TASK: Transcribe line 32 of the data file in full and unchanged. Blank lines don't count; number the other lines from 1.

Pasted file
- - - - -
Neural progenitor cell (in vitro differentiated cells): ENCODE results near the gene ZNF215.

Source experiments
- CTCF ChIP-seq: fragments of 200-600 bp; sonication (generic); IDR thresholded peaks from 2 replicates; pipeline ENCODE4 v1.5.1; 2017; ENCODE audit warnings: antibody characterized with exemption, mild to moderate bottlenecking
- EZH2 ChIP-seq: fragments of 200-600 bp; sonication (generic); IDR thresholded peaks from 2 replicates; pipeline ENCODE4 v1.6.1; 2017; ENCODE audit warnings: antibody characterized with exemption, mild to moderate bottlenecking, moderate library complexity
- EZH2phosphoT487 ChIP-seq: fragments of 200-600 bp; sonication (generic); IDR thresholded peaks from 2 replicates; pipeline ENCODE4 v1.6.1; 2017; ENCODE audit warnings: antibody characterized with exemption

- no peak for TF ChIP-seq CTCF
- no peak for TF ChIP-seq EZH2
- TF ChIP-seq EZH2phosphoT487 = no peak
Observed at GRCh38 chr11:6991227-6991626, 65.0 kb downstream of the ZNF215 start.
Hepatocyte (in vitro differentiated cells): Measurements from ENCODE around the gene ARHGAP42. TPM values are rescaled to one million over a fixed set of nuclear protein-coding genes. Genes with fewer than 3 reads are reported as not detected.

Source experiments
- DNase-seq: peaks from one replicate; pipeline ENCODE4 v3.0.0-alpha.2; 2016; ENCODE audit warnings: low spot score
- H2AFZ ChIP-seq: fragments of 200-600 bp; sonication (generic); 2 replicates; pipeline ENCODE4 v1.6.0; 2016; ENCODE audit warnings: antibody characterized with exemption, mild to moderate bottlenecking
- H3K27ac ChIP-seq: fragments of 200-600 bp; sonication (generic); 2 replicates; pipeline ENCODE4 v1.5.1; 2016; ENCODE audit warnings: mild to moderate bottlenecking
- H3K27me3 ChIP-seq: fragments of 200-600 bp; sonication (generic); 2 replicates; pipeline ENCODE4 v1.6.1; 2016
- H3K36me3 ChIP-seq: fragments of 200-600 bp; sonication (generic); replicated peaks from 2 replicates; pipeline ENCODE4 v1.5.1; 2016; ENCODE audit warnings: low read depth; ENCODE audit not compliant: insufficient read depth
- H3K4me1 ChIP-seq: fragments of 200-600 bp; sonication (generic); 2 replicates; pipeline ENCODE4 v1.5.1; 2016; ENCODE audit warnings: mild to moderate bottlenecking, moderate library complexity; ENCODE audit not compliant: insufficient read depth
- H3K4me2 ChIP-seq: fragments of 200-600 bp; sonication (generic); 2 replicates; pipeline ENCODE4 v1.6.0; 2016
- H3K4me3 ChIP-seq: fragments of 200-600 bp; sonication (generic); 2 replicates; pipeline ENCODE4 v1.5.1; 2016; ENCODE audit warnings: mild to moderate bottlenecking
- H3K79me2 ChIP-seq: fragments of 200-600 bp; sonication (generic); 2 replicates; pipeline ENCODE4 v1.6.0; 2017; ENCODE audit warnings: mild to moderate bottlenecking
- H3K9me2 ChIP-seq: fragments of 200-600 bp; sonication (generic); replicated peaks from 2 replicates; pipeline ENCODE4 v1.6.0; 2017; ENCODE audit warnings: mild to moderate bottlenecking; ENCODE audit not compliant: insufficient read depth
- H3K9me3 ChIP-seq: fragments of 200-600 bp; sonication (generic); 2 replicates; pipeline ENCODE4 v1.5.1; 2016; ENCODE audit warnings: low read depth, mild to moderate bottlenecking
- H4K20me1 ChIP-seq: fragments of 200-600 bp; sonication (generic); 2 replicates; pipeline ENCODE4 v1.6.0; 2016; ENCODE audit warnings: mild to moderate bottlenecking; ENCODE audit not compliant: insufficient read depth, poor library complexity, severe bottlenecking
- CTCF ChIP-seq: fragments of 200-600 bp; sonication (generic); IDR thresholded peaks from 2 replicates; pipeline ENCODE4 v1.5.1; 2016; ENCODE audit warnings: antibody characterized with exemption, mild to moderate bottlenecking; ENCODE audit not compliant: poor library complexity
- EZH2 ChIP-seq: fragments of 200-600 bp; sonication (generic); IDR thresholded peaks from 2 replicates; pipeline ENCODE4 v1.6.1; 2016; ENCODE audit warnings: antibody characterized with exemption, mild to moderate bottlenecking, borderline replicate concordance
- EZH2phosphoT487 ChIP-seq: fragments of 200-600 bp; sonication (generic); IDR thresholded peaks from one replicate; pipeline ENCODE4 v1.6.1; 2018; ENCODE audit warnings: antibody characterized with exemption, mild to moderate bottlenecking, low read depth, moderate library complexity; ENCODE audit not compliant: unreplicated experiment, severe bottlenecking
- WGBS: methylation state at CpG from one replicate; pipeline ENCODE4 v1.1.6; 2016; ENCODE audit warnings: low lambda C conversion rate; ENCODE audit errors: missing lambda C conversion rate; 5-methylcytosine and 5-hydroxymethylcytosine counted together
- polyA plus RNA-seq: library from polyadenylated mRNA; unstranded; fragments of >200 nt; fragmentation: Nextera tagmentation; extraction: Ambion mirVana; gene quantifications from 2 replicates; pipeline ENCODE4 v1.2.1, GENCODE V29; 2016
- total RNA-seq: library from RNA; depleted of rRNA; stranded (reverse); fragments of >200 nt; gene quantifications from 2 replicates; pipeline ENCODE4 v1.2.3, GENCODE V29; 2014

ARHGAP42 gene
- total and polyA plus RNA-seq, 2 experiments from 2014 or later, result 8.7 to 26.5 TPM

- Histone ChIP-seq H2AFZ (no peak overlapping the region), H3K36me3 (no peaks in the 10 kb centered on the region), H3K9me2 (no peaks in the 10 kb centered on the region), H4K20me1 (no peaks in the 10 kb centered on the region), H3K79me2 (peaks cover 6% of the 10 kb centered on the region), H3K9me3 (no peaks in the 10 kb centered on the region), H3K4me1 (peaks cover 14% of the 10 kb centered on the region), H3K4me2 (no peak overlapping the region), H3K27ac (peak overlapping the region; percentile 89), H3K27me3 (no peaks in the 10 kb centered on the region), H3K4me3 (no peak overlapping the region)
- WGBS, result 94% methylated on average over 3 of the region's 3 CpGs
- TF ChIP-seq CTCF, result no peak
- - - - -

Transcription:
- Histone ChIP-seq H2AFZ (no peak overlapping the region), H3K36me3 (no peaks in the 10 kb centered on the region), H3K9me2 (no peaks in the 10 kb centered on the region), H4K20me1 (no peaks in the 10 kb centered on the region), H3K79me2 (peaks cover 6% of the 10 kb centered on the region), H3K9me3 (no peaks in the 10 kb centered on the region), H3K4me1 (peaks cover 14% of the 10 kb centered on the region), H3K4me2 (no peak overlapping the region), H3K27ac (peak overlapping the region; percentile 89), H3K27me3 (no peaks in the 10 kb centered on the region), H3K4me3 (no peak overlapping the region)